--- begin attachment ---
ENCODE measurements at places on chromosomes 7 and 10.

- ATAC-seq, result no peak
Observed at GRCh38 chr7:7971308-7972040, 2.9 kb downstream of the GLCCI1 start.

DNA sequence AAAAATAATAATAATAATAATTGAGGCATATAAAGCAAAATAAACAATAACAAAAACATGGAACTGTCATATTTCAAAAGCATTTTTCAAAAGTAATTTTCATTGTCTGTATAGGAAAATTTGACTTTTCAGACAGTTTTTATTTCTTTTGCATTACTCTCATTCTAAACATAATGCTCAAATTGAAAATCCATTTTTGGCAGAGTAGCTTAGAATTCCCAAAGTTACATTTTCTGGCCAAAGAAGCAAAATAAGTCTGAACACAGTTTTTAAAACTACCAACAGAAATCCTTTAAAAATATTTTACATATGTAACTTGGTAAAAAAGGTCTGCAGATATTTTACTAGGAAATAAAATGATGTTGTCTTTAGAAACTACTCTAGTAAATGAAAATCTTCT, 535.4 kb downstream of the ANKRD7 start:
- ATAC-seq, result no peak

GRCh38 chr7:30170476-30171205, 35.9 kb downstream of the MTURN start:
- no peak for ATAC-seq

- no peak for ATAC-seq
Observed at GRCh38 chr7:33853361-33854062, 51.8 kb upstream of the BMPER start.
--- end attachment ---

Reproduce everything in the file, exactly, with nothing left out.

ENCODE measurements at places on chromosomes 7 and 10.

- ATAC-seq, result no peak
Observed at GRCh38 chr7:7971308-7972040, 2.9 kb downstream of the GLCCI1 start.

DNA sequence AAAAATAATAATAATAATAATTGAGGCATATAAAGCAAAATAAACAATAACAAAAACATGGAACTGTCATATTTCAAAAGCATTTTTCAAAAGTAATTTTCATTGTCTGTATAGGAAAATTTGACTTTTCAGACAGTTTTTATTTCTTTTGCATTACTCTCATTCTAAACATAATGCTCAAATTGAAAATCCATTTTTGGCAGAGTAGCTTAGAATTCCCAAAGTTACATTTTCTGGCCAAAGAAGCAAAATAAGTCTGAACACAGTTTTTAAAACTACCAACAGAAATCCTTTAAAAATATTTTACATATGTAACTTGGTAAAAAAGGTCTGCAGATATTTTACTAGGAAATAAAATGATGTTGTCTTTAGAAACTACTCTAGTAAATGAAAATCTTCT, 535.4 kb downstream of the ANKRD7 start:
- ATAC-seq, result no peak

GRCh38 chr7:30170476-30171205, 35.9 kb downstream of the MTURN start:
- no peak for ATAC-seq

- no peak for ATAC-seq
Observed at GRCh38 chr7:33853361-33854062, 51.8 kb upstream of the BMPER start.